With regards to some of their mobile studies

  • They receive 35% of responses within the first hour (Lightspeed say they received 60% of completes in the first 15 minutes and 90% within the first hour – evidently research design will be more indicative than overall methodology trends)
  • When survey respondents were asked after a few questions if they would like to continue the survey and, if so, where; 70% of iPhone users said they would continue on their phone but 90% of non iPhone users said they would prefer to continue on their computer
  • 90% of respondents were willing to share their location via GPS

Tom Webber, Nielsen – Smartphone trends and opportunities

Tom shared several statistics with the audience:

  • Smartphone penetration in the UK grew from 12% to 20% in Q1 2010 (smartphone defined by an operating system such as iOS or Android)
  • As the prices of phones rises, long term ARPU falls (presumably this was down to unlimited data charges and the need to bundle SMS rather than charge individually?)
  • Net Promoter Scores for smartphone owners are fifteen points higher than those for featurephone owners (26 vs 11)
  • 64% of iPhone users use apps daily, compared to 52% of Android users and 38% of other phone users
  • The Apple App Store has 84% satisfaction; the Android Marketplace has 81%. Apple performs better on range of apps and download experience; Android wins on ease of browsing and discovery
  • American 13-17 year olds sent an average of 3142 texts a month in Q1 2010 (I believe this figure includes twitter and facebook updates); the figure for under 12s was 1152
  • In the US, Twitter accounts for 42% of phone messages sent; Facebook for 16% (though I believe GSMA data has Facebook far ahead in the UK, at least in terms of time spent)

Patrick Hourihan, Yahoo! – APPetite

Patrick (Disclosure: an ex Essential employee although, like in Ghostbusters, our streams never crossed) was the first speaker to give a presentation, rather than read a report, and it was probably my favourite talk of the day in terms of interesting content (if not practical application).

After some general industry statistics (such as 11m social network users via mobile, 5.7m people downloading games and 11m using mobile media for entertainment, he ran through the methodology for APPetite

  • Online diary and forum
  • Focus groups in London and Manchester
  • Depth interviews with in situ mobile usage
  • 2,000 person online survey among 16-65 year old mobile media users (done online as mobile doesn’t give the depth or the same level of representativeness)
  • Mobile app survey using Research Now’s real-time data collection tool (I think the questions were regarding which app was used, where and how it compared to online)

Things the research covered either qualitatively or quantitatively include

  • Consumer expectations have shifted from functional use to emotional use
  • Nearly as many use mobile for entertainment (58%, if you include social networking) as they do functional (63%)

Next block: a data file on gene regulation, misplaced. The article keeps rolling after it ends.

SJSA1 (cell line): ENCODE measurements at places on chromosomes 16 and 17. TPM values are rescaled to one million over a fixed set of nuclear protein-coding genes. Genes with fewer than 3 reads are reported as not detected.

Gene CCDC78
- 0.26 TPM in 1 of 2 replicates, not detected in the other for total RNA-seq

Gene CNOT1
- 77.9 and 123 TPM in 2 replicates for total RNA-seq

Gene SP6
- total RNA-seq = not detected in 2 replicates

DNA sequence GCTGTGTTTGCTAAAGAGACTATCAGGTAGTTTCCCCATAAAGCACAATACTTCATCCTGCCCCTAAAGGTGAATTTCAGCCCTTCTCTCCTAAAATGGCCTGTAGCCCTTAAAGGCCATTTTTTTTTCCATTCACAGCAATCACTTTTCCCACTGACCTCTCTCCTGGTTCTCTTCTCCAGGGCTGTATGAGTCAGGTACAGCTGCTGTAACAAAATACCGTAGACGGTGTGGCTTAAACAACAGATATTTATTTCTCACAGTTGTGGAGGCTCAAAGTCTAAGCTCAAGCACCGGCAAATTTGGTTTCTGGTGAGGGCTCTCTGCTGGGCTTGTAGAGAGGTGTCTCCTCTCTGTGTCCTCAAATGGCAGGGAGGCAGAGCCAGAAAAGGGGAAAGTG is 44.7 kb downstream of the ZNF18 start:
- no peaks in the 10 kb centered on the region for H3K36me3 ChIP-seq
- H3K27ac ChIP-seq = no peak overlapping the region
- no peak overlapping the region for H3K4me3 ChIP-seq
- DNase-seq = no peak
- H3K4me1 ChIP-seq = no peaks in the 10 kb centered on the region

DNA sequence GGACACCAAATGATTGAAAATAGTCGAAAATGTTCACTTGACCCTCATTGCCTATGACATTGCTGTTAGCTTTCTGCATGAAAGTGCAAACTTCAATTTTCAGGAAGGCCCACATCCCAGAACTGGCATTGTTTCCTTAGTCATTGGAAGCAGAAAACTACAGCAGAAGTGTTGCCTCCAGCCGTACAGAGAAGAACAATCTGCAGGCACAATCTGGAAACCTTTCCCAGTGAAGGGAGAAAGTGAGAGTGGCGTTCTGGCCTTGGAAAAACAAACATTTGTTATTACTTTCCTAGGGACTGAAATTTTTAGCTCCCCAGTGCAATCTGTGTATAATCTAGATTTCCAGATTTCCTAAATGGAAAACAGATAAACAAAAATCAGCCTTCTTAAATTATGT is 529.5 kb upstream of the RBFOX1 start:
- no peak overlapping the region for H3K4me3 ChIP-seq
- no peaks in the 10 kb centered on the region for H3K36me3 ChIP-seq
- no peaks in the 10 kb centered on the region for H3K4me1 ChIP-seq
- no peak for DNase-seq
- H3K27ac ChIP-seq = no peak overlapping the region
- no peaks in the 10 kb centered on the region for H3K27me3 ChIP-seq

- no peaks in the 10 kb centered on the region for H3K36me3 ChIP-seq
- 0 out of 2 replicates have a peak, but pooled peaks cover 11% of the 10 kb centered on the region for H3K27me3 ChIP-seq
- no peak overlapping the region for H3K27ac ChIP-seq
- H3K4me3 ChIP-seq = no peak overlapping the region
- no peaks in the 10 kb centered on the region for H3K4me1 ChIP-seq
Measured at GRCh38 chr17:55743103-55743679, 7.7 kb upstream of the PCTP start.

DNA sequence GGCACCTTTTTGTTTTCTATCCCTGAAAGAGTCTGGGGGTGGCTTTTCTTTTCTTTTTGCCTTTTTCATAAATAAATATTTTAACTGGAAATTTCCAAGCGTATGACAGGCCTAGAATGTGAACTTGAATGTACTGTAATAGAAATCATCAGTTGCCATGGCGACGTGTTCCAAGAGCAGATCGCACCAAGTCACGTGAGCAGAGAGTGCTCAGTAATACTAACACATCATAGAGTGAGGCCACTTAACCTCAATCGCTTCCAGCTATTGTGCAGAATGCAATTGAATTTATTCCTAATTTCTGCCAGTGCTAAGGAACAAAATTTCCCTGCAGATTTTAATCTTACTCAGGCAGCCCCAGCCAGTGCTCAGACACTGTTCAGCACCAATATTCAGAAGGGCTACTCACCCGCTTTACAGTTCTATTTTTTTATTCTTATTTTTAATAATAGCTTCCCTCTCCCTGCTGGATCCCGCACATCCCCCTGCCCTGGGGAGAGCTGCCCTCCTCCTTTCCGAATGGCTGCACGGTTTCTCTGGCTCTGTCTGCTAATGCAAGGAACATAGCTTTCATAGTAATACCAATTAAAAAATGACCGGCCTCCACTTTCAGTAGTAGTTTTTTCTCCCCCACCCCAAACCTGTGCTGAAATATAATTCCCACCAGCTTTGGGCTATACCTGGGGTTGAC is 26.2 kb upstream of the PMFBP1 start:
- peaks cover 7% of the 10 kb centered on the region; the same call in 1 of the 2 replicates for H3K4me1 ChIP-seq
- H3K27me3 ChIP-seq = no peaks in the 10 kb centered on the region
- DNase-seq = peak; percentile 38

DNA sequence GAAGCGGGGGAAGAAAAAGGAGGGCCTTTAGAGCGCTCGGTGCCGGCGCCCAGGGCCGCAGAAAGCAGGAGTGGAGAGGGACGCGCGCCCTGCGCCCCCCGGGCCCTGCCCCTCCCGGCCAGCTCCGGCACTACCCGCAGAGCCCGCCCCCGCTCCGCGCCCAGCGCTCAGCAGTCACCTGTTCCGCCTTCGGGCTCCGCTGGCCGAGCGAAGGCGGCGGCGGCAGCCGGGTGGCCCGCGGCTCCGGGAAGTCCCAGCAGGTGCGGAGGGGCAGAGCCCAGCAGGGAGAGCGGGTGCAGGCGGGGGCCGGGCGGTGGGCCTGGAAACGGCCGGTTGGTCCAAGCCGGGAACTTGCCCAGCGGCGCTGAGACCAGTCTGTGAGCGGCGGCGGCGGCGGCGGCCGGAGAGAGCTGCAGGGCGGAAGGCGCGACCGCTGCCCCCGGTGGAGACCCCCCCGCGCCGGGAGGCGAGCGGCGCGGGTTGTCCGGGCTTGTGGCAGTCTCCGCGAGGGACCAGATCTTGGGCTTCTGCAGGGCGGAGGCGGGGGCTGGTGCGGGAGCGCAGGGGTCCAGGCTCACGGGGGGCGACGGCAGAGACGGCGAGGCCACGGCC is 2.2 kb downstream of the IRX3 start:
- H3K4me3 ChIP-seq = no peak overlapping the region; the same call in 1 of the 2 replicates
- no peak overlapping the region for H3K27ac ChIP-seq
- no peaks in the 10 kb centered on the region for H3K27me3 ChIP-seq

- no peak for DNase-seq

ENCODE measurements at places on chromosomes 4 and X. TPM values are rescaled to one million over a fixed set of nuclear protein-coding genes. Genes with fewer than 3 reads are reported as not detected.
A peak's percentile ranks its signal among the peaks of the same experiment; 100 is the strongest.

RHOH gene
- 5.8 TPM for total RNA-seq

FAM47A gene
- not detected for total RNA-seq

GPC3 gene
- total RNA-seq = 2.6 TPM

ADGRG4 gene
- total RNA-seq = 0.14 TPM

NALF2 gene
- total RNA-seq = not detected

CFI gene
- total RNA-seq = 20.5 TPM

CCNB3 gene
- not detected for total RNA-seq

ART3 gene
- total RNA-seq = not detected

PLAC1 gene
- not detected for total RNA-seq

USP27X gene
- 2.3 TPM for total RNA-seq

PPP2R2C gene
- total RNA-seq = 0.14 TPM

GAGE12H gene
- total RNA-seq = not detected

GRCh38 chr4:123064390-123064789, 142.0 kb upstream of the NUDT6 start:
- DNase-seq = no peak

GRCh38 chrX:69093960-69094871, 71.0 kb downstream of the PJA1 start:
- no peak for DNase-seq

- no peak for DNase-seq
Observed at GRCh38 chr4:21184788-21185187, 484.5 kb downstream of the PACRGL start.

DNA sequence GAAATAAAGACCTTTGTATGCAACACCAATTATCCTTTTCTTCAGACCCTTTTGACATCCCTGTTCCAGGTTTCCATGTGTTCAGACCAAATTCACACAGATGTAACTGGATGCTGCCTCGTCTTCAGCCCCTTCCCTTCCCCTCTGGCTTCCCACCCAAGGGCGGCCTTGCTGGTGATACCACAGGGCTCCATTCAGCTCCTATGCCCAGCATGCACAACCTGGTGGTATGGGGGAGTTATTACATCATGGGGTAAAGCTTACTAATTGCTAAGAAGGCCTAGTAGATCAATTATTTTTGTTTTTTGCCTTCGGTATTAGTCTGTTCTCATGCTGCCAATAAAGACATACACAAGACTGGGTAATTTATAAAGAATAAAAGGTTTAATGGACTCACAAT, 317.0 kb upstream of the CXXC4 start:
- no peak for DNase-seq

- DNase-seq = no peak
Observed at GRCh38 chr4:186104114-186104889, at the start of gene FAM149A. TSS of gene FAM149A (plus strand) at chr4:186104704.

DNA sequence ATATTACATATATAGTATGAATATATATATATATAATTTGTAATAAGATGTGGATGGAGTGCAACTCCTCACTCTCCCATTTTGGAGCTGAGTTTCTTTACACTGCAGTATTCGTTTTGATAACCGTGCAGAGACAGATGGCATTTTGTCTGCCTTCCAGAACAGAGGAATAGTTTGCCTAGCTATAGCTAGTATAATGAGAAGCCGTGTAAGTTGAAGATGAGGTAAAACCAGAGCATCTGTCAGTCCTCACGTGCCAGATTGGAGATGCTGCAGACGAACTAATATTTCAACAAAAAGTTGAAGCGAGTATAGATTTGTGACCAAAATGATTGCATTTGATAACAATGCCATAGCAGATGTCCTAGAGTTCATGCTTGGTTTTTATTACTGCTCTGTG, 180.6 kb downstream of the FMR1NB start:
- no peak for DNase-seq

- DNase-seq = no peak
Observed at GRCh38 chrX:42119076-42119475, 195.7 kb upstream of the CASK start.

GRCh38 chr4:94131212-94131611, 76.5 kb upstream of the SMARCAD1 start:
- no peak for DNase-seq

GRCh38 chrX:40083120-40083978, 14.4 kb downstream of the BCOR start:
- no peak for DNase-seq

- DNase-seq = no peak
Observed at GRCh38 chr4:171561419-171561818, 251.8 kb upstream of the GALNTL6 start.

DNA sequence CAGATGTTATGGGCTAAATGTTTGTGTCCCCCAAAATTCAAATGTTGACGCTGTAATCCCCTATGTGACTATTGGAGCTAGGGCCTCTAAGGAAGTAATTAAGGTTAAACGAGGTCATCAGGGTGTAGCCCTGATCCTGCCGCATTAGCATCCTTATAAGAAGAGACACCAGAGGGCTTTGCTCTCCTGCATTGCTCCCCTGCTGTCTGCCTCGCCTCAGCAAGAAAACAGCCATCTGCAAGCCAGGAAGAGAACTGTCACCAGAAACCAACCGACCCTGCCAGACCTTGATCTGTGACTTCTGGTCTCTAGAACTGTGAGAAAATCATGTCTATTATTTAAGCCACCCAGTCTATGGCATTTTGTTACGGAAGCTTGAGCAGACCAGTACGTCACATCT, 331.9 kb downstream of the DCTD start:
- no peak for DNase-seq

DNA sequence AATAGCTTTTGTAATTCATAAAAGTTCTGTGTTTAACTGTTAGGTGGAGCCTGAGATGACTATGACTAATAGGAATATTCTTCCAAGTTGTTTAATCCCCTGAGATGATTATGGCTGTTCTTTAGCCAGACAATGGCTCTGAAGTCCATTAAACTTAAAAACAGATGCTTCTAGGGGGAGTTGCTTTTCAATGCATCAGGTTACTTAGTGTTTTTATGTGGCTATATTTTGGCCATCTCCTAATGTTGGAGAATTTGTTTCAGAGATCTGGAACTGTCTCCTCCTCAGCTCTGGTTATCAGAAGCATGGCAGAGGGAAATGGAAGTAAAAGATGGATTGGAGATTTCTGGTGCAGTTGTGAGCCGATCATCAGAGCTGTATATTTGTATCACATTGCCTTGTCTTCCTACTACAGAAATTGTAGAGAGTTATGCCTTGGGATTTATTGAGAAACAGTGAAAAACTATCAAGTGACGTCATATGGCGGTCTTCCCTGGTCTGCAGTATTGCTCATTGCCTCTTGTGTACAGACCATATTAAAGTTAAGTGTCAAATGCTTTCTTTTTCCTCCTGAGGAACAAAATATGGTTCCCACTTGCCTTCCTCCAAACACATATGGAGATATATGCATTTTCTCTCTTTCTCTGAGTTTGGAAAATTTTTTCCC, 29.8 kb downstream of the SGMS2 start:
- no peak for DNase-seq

• There is a claimed decline in snacking, with longer usage sessions
  • Brands have been mapped to times of day, with the BBC, Facebook, Google and Yahoo! in use across the entire day
  • Apps have the wow factor among users, and satisfaction of services (such as Facebook) is higher for the app than the for the web (NB: This wasn’t broken down by operating system)
  • However, there is some confusion over what an app is (e.g. it could be a  shortcut to a website)
  • 55% don’t have a preference between an app and web so long as they can fulfil their specific needs
  • When a mobile service doesn’t work, 44% blame the brand, 34% the phone and 29% the network

Siamack Salari, Everydaylives – Using mobile for ethnography

Siamack’s talk was the only brazen sales pitch of the day, but it was justified since he was the only person speaking with a genuinely groundbreaking (or so it seemed to me) research technique – a mobile application where people can capture audio, video and pictures, tag it and upload it to a central server to be sorted, filtered, analysed and edited.They can comment and feedback on the information others compile.

The iPhone app cost £5,000 to develop (whereas the BlackBerry app cost around £60,000) and will allow ethnography to be conducted on a larger scale. Previously, he would film 2 hours of footage a day over several days, conduct interviews separately and then spend time editing the reams of footage.

The app come with a small price, but he is shortly going to launch a consumer version, which is free and would allow people to effectively sell their lives to willing buyers. He mentioned that, independent of this, Coca Cola and P&G approached him about fitting out their workforces with the application.

Learnings from his first four studies are

  • Not all iPhone users are familiar with iTunes, and so will need to be walked through app installation
  • A template of how to shoot video is required for a consistent quality of submissions
  • Research needs to be designed carefully to avoid it altering people’s behaviour
  • He has facilitated post-filming opt-outs, where he gives people an email address and a code, in case they want to have their privacy protected in their friends’ film

Leonie Hodge, Channel 4 and Anthony Cox, Sparkler – Using SMS to uncover drivers of viewing